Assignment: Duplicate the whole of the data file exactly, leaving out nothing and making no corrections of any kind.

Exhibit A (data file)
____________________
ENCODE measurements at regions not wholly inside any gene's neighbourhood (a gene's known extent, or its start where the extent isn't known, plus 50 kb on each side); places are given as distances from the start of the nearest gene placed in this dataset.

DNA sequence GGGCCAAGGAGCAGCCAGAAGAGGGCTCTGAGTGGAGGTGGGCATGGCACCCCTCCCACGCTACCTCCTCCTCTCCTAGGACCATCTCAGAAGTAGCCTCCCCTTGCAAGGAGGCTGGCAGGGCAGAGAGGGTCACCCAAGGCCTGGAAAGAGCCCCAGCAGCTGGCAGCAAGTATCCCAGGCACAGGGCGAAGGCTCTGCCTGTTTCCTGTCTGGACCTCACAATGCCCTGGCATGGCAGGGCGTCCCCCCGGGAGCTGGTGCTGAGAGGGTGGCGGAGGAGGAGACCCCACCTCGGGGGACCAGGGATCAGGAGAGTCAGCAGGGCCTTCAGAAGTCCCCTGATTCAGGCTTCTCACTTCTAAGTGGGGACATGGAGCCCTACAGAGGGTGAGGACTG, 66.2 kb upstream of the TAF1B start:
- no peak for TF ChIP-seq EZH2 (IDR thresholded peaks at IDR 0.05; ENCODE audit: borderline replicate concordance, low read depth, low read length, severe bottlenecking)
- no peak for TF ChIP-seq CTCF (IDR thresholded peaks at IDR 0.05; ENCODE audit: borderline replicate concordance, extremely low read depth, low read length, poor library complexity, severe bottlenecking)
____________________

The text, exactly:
ENCODE measurements at regions not wholly inside any gene's neighbourhood (a gene's known extent, or its start where the extent isn't known, plus 50 kb on each side); places are given as distances from the start of the nearest gene placed in this dataset.

DNA sequence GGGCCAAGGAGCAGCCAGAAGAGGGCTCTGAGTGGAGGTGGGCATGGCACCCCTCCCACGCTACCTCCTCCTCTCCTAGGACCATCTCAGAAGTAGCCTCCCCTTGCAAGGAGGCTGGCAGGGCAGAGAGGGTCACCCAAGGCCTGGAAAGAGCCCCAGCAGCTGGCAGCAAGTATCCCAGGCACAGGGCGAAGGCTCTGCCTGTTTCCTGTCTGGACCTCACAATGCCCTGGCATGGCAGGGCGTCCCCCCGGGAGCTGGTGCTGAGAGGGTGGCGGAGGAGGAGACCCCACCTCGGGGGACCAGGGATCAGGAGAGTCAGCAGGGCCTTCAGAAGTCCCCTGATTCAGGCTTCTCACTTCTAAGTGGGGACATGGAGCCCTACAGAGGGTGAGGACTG, 66.2 kb upstream of the TAF1B start:
- no peak for TF ChIP-seq EZH2 (IDR thresholded peaks at IDR 0.05; ENCODE audit: borderline replicate concordance, low read depth, low read length, severe bottlenecking)
- no peak for TF ChIP-seq CTCF (IDR thresholded peaks at IDR 0.05; ENCODE audit: borderline replicate concordance, extremely low read depth, low read length, poor library complexity, severe bottlenecking)